BJ Fendel is a twenty-something writer, actor, and Oxford comma enthusiast living in Los Angeles, California. He likes television cartoons, Superman comic books, and black coffee. He writes because he cannot draw. He can be contacted regarding questions, comments, and blind date offers (he’s 5’10” and three-quarters!) via email at firstname.lastname@example.org.
A sample of:
Twenty-One by BJ Fendel
Twenty. The mere sight of that dreaded number hurts like a bitch. Twenty years old in Hollywood, and every day I see more and more reminders of my failures. My bank account statements read like total savings of the most impoverished heroes in a Dickens novel. Compared to the young Instagram star who just booked a role in that pilot I read for, I’m flailing, and the gradually deepening lines on my face just highlight the fact that I can’t pretend to be seventeen forever. Eventually, and probably sooner rather than later, I’m going to have let that part of me go, and when I do, I guarantee one more of those wretched lines will make it’s way across my no-longer-smooth face.
Twenty . I can count the lines on my face like the rings of a tree. Some are deeper than others. The main line on my forehead is the deepest, getting carved deeper and deeper each time I drink away my memory. The bags under my eyes become more pronounced for every line of pure white powder I inhale. Rather than notches on a bedpost, my sexual exploits cut their way across my complexion like the scar I put on my ankle when I was younger. Every instance of unrequited love marks my skin with its own unique signature.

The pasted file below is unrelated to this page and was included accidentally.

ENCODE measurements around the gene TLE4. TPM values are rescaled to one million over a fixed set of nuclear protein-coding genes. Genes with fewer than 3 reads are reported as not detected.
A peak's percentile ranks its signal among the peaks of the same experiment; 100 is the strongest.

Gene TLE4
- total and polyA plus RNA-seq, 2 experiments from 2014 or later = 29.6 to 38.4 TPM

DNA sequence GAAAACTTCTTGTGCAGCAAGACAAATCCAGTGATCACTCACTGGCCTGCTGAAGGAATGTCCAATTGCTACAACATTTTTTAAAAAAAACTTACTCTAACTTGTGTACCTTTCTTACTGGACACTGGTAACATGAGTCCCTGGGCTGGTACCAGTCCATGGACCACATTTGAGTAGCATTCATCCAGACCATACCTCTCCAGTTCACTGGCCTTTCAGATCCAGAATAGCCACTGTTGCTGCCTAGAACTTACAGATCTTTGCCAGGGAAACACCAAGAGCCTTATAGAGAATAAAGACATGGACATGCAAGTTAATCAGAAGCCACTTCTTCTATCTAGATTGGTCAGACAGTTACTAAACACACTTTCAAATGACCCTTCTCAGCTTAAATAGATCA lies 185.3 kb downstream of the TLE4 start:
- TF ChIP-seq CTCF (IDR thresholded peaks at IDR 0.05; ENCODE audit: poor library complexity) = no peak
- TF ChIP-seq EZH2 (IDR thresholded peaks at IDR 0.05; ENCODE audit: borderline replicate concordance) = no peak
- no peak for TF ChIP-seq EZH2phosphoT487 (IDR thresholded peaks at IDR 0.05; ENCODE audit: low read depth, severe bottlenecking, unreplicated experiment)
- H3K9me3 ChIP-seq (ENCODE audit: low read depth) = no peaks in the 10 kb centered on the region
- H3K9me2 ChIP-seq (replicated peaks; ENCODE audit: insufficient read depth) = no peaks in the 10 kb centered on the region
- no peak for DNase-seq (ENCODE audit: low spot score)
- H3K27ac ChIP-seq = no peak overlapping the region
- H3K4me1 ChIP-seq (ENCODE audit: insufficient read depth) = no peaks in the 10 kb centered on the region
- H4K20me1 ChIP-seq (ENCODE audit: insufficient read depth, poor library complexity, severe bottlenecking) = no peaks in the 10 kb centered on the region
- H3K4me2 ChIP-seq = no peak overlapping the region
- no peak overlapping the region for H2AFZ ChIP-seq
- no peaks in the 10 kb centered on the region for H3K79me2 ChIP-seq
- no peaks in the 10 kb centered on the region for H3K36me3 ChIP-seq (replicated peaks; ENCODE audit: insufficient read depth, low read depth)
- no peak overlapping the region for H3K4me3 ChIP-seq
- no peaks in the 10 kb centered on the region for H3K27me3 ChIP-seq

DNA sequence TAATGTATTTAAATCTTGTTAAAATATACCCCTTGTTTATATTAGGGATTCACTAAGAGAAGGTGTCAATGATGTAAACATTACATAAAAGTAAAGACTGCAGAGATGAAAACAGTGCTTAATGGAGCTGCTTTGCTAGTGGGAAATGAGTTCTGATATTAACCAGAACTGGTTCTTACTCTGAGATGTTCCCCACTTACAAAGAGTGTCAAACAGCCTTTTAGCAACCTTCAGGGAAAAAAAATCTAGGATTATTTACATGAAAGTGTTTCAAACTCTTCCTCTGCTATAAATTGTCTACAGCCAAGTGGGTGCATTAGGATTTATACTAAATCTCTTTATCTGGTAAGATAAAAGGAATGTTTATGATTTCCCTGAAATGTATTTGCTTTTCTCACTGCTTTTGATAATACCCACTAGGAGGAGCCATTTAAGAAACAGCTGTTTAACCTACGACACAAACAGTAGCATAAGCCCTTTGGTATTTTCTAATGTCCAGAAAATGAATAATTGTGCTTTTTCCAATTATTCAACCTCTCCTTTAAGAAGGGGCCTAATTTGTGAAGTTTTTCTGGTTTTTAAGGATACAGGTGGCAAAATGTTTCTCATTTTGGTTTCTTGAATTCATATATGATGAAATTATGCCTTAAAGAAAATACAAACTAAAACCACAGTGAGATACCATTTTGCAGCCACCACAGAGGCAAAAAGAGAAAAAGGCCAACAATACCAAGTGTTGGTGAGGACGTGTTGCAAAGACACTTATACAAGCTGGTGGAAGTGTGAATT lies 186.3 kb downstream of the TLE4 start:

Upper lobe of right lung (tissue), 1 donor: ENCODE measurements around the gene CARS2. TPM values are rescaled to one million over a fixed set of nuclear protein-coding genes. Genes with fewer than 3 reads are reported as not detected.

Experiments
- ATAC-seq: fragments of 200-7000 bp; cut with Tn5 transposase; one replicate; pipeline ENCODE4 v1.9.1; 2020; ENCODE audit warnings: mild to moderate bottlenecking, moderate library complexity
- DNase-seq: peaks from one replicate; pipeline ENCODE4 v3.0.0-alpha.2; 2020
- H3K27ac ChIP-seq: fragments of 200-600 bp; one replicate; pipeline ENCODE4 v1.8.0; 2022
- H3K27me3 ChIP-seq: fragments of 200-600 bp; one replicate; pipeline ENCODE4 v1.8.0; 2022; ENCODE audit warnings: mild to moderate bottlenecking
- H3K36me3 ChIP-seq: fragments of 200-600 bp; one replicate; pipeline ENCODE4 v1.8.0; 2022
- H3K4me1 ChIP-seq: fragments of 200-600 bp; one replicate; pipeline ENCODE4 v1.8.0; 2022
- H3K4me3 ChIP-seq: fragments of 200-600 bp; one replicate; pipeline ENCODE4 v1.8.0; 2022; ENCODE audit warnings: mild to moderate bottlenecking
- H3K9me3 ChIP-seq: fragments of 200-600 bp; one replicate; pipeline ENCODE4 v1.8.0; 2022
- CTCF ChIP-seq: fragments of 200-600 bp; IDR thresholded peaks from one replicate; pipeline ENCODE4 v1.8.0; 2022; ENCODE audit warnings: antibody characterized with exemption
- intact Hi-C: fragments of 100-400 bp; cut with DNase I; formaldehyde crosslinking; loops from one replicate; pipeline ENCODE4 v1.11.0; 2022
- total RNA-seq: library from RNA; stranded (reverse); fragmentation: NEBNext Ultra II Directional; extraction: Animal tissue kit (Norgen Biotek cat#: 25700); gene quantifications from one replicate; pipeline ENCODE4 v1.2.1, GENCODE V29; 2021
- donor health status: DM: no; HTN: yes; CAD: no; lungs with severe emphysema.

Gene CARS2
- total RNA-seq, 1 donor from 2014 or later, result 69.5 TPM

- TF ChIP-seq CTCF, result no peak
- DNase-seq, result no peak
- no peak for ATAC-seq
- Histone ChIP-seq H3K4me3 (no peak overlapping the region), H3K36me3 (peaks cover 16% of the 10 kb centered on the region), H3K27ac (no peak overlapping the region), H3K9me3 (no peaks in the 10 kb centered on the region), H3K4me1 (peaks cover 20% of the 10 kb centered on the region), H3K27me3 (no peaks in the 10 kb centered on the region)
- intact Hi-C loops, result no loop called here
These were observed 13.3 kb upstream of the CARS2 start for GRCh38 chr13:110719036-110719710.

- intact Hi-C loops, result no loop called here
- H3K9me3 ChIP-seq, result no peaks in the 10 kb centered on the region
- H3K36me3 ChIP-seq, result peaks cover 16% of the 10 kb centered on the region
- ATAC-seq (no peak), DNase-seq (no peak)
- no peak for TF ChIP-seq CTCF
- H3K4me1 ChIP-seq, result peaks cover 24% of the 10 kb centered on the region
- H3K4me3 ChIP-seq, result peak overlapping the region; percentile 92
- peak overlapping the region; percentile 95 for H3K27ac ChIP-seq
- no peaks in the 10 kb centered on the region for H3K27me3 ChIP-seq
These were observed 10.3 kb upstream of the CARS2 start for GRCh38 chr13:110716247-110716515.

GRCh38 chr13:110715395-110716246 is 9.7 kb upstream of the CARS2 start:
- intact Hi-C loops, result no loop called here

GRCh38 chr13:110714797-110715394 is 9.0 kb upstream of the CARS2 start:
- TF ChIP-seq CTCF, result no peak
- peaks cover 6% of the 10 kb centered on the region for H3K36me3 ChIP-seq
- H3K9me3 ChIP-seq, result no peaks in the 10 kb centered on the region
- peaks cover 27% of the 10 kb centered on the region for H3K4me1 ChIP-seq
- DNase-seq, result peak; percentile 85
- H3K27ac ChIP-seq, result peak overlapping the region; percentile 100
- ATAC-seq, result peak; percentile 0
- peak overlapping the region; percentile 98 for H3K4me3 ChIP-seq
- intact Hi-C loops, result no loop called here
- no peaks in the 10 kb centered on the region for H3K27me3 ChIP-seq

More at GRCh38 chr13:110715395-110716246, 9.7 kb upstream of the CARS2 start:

I’ve never been one to instill great meaning to objects, my face does a good enough job of telling my life story. the Holding onto things for nostalgia’s sake has never really appealed to me. However, I do manage to hold on to one or two things every once in a while that really bring me back to specific moments in my life. One of my most treasured possessions is a tiny slip of ripped paper that reads: Jay, I worry about you the most. You talk about how supportive everyone around you is and yet, here you are with the rest of us. You must have one hell of a poker face. ~Sydney. In her schoolgirl script, she left a cell phone number.